Example (Media bed): 400-gallon media bed system with a 2/hr turnover and a 60-gallon fish tank.

Calculating GPH for aquaponics

Now imagine that our example is ZipGrow Towers in aquaponics. In aquaponics, you’ll want to run between seven and ten gallons of water through each tower every hour. Since you’ve got the fish tanks as well, you also need to factor in the fish tank gallons. You’ll also be turning over the fish water twice every hour, so the gallons per hour for aquaponics equation looks like this: (where t=towers) 

ap-gph-1 Sizing a Pump

This is the equation for a ZipGrow system. If you were running a media bed system, the equation would be [(number of beds)(Flow rate GPH)] + (Turn over GPH) = Total GPH

Run your system type and size through the appropriate calculation using the tables above. Keep your GPH number on hand; next, we’re talking about head height.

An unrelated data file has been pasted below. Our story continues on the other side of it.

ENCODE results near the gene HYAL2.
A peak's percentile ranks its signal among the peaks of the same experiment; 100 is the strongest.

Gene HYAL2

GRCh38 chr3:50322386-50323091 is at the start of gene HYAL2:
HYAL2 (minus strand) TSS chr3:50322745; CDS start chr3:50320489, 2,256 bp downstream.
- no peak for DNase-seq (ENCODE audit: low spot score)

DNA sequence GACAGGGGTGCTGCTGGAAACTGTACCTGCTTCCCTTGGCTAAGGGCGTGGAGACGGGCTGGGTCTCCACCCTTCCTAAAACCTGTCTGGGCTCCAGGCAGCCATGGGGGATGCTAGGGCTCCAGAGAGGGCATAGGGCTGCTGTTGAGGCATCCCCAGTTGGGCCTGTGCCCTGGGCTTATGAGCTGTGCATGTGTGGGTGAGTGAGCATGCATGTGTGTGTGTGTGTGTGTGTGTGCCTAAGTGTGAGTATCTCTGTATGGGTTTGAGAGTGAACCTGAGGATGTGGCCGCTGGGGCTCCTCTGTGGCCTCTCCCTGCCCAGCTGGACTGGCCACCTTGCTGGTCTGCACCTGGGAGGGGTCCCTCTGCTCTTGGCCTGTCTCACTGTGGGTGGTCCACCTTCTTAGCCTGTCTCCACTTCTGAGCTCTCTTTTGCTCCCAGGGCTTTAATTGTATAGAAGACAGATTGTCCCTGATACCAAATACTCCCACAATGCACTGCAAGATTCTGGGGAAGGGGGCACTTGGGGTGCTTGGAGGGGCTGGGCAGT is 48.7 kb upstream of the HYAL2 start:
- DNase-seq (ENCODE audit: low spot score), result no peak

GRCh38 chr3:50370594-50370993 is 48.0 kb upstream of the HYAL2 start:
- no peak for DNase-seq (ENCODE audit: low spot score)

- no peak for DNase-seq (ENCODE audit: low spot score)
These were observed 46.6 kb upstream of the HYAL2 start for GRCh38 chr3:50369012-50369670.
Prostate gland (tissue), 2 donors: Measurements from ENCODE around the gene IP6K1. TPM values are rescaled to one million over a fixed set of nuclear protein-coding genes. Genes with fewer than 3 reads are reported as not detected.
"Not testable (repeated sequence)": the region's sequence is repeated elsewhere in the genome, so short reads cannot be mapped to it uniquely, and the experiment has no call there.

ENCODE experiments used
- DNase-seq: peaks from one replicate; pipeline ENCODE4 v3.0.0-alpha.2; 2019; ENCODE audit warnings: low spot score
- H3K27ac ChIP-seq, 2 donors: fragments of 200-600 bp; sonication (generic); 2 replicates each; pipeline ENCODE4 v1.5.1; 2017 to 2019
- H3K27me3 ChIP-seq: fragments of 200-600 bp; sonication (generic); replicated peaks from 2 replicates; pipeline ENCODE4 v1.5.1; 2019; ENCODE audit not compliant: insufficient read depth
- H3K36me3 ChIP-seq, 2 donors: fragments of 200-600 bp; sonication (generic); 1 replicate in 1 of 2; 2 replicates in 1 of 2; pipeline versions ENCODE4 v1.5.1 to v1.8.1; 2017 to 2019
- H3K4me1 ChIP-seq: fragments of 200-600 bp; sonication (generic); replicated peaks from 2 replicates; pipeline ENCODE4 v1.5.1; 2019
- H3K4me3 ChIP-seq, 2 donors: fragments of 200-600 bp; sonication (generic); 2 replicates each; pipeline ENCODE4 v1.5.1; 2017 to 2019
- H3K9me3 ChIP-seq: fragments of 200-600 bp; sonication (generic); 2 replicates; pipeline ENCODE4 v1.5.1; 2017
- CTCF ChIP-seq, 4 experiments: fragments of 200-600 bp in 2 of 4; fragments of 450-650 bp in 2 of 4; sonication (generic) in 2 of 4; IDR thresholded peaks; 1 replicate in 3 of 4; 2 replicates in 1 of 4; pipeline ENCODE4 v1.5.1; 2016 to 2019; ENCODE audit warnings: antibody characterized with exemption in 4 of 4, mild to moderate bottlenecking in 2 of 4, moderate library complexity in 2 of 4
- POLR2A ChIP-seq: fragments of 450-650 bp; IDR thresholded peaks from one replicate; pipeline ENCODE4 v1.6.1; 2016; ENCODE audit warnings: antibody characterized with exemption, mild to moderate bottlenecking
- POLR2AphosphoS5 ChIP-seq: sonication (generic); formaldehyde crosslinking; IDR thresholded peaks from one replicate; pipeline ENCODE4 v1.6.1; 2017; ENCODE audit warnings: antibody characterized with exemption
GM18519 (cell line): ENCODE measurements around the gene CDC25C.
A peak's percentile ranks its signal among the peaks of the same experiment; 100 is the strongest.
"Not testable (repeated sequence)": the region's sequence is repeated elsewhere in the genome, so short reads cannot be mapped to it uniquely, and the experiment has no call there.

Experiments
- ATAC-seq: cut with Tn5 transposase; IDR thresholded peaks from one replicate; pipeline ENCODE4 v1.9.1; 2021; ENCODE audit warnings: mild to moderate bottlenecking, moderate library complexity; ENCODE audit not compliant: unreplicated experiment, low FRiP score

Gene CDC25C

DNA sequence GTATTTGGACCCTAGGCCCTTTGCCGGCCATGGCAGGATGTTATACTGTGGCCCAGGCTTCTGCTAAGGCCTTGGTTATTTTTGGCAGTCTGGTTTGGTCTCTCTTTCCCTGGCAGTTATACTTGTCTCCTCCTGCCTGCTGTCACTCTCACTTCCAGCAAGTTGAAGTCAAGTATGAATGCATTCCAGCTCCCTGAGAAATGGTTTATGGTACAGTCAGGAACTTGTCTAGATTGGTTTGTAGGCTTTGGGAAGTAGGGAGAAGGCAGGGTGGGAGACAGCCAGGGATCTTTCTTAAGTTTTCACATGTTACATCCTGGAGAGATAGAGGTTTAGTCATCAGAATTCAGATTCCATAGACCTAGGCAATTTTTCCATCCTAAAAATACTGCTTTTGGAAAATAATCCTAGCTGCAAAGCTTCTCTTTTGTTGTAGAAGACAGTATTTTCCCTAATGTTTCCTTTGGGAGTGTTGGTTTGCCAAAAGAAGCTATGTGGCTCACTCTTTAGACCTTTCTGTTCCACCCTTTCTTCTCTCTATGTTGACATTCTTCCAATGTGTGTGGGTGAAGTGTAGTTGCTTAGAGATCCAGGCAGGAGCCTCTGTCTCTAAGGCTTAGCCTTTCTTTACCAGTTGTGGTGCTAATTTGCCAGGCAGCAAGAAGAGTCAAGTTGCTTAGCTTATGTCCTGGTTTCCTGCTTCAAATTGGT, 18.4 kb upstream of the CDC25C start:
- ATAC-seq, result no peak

Step 2: Measure system head height

Because almost all aquaponic or hydroponic growers need to move water upward, you’ll need to also understand how efficient your pump is at different heights. Whether you’re using a traditional horizontal grow bed model or NFT or ZipGrow Towers, you’ll still need to move water vertically from your fish or nutrient tank to your beds, troughs, or Towers. To compensate for the height, we use a measurement called head height.

Head height is the distance between the top of your grow bed (or ZipGrow Tower) and the top of the water in your tank. You won’t need a calculation for this. Just measure the length between the water line in your sump and the exit point of your irrigation (in a ZipGrow system, the exit point is the drip lines above your Towers). 

head-height-graphic Sizing a Pump

For example: If you have an in-ground sump and the water line is one foot below ground level, and you’re irrigating your Towers 5.5 feet above ground, your head height is 6.5 feet. 

Step 3: Combine GPH and head height

All pumps will come with a chart similar to this one: